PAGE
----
But what can Mr. Obama tell India and the rest of the developing world even if he does show up in Russia's northern capital (his Russian hosts have doubts about that). The answer is: not much. Leaders of the U.S. central bank have already answered pleas from their colleagues in less developed countries during the Fed's Jackson Hole Symposium a few weeks ago, saying that their decisions will only take into account "the best interests of the American economy."
Those comments also came with advice for emerging economies to heed the virtues of stable prices and balanced trade and public sector accounts. And if that were not enough to stem the capital outflows, they were told to adjust their monetary and fiscal policies to make their countries attractive investment destinations.
Japan echoed this message when its smaller Asian neighbors complained about the difficulties created by Tokyo's monetary tsunami overwhelming their small and narrow stock markets. All they got from the tsunami architect, the Bank of Japan's Governor Kuroda, was that if they did not like what was coming their way, they should change their monetary policies.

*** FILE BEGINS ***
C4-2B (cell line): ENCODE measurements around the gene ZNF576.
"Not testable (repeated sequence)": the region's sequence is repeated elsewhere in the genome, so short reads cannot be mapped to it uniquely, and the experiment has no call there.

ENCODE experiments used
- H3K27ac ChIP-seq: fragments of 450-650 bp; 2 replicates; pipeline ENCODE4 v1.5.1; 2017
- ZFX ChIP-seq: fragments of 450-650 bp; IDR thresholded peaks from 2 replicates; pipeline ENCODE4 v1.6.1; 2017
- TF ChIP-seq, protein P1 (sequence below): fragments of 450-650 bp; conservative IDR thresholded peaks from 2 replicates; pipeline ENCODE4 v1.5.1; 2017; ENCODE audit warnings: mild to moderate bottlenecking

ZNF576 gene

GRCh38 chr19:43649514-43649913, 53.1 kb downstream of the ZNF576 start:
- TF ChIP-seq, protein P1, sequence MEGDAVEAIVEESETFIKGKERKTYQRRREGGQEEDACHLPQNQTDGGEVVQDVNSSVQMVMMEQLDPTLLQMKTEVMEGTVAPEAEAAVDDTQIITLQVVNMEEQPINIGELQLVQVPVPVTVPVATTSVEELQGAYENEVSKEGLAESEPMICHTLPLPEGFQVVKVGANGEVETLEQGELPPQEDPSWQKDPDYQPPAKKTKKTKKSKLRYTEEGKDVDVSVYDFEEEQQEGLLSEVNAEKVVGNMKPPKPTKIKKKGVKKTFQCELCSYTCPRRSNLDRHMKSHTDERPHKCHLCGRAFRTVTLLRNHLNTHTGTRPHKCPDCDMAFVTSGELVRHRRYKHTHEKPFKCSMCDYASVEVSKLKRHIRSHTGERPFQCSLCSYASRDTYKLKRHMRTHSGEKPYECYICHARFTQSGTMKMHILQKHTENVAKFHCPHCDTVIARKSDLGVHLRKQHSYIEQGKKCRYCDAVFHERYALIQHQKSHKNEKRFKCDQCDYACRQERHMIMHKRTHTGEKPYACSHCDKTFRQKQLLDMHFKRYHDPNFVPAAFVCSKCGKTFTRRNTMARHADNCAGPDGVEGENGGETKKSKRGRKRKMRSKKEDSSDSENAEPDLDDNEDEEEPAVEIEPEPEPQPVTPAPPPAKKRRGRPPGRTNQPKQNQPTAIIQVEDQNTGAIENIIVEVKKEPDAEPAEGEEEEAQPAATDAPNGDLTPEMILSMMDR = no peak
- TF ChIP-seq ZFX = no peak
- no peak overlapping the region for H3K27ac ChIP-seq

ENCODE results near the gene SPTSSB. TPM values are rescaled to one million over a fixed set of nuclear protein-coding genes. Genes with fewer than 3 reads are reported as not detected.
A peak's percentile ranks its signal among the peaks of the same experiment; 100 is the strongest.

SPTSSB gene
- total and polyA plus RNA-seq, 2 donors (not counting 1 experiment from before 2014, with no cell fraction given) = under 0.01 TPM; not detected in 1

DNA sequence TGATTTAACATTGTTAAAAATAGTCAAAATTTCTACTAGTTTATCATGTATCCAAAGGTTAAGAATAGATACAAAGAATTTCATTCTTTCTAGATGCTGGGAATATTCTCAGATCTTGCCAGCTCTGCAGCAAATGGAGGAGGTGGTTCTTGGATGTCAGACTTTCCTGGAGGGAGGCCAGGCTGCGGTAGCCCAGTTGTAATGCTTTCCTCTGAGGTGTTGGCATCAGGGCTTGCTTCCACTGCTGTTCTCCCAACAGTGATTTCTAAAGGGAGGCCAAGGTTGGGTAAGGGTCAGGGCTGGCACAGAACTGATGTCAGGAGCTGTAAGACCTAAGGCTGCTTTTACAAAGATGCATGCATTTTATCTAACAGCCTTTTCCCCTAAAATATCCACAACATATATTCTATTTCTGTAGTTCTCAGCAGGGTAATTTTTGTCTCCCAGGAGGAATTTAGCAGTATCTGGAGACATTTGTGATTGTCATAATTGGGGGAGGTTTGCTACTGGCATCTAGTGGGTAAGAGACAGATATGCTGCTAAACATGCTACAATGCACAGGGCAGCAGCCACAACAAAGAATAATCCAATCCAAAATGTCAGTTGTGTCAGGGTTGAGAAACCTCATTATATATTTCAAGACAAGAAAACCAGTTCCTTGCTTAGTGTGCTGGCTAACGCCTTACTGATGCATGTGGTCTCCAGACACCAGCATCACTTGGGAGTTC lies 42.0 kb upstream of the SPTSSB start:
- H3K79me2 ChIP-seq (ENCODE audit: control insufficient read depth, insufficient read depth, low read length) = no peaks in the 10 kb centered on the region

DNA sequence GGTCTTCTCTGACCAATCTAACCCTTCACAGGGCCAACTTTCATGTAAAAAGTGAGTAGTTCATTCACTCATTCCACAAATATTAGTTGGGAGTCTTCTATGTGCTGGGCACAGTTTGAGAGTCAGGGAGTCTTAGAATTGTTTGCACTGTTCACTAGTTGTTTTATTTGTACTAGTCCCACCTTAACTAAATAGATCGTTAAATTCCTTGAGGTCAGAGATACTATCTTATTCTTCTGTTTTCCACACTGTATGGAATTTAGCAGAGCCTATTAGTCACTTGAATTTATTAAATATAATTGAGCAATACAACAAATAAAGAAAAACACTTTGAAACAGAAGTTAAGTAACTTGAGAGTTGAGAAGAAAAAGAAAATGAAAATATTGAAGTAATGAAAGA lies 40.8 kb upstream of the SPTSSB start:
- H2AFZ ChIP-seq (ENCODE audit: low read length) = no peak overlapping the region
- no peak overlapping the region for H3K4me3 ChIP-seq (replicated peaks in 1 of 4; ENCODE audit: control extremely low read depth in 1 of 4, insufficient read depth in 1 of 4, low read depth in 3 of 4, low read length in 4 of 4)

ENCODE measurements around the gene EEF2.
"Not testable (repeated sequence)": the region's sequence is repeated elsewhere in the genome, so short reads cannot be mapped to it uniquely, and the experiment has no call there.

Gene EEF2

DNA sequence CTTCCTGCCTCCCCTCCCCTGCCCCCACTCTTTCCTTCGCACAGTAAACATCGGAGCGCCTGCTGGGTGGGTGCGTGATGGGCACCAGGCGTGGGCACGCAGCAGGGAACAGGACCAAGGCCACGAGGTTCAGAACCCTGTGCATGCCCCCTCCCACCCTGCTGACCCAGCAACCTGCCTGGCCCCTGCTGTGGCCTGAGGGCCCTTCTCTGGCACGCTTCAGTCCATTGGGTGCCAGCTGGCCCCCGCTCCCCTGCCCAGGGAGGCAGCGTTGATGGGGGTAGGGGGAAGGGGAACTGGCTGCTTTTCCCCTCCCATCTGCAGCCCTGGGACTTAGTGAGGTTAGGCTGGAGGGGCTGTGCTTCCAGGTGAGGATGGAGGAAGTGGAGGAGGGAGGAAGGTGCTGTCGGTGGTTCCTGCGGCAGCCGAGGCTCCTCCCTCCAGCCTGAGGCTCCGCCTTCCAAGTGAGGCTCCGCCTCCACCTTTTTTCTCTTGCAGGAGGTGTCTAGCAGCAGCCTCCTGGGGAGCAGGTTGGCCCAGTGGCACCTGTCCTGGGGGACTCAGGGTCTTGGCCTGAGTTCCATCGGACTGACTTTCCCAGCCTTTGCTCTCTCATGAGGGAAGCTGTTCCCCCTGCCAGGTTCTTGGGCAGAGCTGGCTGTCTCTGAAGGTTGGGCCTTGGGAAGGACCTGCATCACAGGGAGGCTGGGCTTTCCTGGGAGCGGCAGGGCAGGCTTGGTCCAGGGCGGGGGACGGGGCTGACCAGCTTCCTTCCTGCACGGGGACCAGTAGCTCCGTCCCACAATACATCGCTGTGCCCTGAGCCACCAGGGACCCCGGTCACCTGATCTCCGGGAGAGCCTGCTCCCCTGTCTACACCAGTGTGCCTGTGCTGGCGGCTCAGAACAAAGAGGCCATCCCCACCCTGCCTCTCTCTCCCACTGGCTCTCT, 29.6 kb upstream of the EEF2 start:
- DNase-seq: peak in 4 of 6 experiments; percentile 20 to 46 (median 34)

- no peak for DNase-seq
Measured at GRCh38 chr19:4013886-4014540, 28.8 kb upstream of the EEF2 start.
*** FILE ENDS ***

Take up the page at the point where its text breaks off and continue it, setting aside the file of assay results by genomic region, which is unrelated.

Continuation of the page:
(Read more: Is Kuroda too 'in love' with his own policies?)
Incidentally, the perfunctory nature of G20 proceedings in the shadow of an announced Syria bombing will help Japan to get off the hook for an overdue report to its main trading partners. Prodded by Germany, Japan is supposed to present a credible program of structural reforms (not just printing money) to (a) open up its markets, (b) support economic growth and (c) stop the fiscal bleeding to return to sustainable debts and deficits. Germany's message to Japan, endorsed by the rest of the euro area, is clear: cheapening the yen to boost exports is unacceptable.
From "black hole" to a drag on world economy
Germany would also have some explaining to do to its G20 trading partners.
Falling two weeks before German general elections, the St. Petersburg summit could be a politically delicate event for Berlin. But this forum needs to hear Germany's thoughts on (a) another Greek bailout, (b) the ongoing fiscal consolidation within the euro area, (c) obstacles for completing the euro banking union and (d)the sources of growth it sees for this deeply troubled part of the world economy.